We have among us at this time one of the best known and best
liked “old salts” of the Coast Survey fleet in the
person of John Petterson.
John is working in the wood shop in the Instrument Division,
and since reporting he has been greeted by many of the officers
wh have served with him on ships during the past number of years.
Mr. Pettersen has been in the service about 42 years, serving
most of the time as Boatswain. He has witnessed the growth of
the Bureau and seen many of our high ranking officers come along
from their rank of Deck Officer to their advanced rank of today.
He is adopting himself well to his shore duty but says he tires
before the day is over.
We suspect that John misses blowing the old Bosn’s whistle
to “pipe down” the crew and the ever rolling deck
under his feet, but as soon as gets rid of his “sea legs”
he no doubt will be okay.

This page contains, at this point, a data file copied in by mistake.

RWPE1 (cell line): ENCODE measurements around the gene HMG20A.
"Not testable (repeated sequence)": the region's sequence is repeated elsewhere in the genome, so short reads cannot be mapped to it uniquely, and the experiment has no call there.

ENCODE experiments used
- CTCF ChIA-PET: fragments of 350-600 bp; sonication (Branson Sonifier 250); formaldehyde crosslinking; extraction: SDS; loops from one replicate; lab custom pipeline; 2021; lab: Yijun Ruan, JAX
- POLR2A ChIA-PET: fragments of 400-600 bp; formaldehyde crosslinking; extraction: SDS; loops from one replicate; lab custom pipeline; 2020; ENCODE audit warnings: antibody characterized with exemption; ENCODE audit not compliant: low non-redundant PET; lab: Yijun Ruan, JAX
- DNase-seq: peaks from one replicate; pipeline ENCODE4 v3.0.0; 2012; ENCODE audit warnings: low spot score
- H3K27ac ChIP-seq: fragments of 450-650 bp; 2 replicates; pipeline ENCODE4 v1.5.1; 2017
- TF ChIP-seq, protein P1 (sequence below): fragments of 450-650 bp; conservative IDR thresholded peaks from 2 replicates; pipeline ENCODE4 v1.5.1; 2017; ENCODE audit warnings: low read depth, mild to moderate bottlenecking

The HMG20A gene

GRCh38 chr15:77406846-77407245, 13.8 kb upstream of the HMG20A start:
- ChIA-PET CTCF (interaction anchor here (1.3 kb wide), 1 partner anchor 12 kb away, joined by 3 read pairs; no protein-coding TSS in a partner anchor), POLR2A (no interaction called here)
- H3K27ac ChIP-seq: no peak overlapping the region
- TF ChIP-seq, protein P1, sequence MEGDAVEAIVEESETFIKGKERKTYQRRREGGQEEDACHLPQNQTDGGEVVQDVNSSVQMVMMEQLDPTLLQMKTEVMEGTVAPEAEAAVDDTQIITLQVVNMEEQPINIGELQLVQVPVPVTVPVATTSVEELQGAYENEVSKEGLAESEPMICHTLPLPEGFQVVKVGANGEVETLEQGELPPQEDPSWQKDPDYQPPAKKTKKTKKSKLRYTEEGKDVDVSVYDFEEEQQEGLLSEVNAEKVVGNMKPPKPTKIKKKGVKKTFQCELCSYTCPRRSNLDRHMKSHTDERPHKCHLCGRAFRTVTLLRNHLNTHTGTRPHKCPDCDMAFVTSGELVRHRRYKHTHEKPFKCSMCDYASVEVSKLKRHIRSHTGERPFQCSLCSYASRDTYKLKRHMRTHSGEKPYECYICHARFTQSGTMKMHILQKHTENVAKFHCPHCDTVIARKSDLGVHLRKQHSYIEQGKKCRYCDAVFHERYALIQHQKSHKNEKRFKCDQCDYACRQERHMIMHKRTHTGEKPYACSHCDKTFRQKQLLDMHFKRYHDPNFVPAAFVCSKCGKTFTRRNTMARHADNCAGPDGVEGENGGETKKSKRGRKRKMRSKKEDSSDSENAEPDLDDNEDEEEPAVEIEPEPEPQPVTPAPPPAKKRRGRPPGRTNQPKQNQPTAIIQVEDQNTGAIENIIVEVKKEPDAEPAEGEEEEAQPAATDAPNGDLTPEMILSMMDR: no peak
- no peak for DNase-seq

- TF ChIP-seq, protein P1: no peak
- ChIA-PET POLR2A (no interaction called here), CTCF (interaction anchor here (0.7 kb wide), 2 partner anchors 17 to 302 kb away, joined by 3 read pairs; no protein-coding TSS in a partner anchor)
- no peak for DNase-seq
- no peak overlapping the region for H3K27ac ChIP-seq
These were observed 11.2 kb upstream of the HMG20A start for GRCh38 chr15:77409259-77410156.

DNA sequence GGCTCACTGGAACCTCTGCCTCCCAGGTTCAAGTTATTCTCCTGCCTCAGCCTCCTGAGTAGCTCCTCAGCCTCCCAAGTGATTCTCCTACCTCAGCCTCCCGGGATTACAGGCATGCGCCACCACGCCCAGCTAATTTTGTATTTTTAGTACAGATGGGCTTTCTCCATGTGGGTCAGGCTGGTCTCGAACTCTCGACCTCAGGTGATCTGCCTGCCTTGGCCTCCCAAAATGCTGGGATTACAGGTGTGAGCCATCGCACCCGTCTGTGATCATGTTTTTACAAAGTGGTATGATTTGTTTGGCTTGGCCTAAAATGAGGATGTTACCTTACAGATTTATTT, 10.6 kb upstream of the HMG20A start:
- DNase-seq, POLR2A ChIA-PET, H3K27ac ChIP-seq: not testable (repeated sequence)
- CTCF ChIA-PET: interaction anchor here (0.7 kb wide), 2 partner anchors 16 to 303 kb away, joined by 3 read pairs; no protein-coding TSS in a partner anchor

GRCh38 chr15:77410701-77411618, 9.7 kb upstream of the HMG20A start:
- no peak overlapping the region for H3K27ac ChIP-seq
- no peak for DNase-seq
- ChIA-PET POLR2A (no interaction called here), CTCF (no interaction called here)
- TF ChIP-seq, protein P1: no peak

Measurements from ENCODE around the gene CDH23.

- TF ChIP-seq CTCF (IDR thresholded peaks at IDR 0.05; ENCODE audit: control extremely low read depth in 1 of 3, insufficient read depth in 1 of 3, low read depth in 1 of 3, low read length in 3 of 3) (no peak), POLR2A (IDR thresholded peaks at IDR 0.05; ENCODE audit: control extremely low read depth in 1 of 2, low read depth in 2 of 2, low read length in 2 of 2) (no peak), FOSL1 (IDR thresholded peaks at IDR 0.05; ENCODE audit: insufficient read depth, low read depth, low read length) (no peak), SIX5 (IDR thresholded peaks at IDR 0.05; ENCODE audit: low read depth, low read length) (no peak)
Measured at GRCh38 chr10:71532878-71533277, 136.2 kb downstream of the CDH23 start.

“The Buzzard,” April 1942.
Our sea-faring crew and many of the old timers as the Baltimore
Office will regret the passing of John Petterson, Chief Boatswain,
on Sunday, February 27, at his home in Baltimore.
Boatswain Petterson was born in Latvia on April 18, 1873, and
entered the Coast Survey on May 10, 1898, as a seaman aboard
the Schooner EAGRE. During his many years of service he served
aboard the HYDROGRAPHER, the ISIS, and the BACHE under many
of our officers, such as Adm. Colbert, Capt. Borden, Comdr.
Studds, Comdr. Eyman and many others. During World War I he
was transferred to the Navy when the ISIS was turned over to
them. He also had a cruise with the Coast Guard aboard the revenue
cutter COLFAX in 1907 and saw action in the Spanish-American
War. He retired from duty on April 30, 1943, and was recalled
on May 1, 1943. He served his years of land duty in the Washington
Office and the last few years at the Baltimore Office where
he was very popular. His magnificent physique, his sea stories
and his good humor made him a very popular figure and he will
be much missed.
The BUZZARD, Feb.? March 1944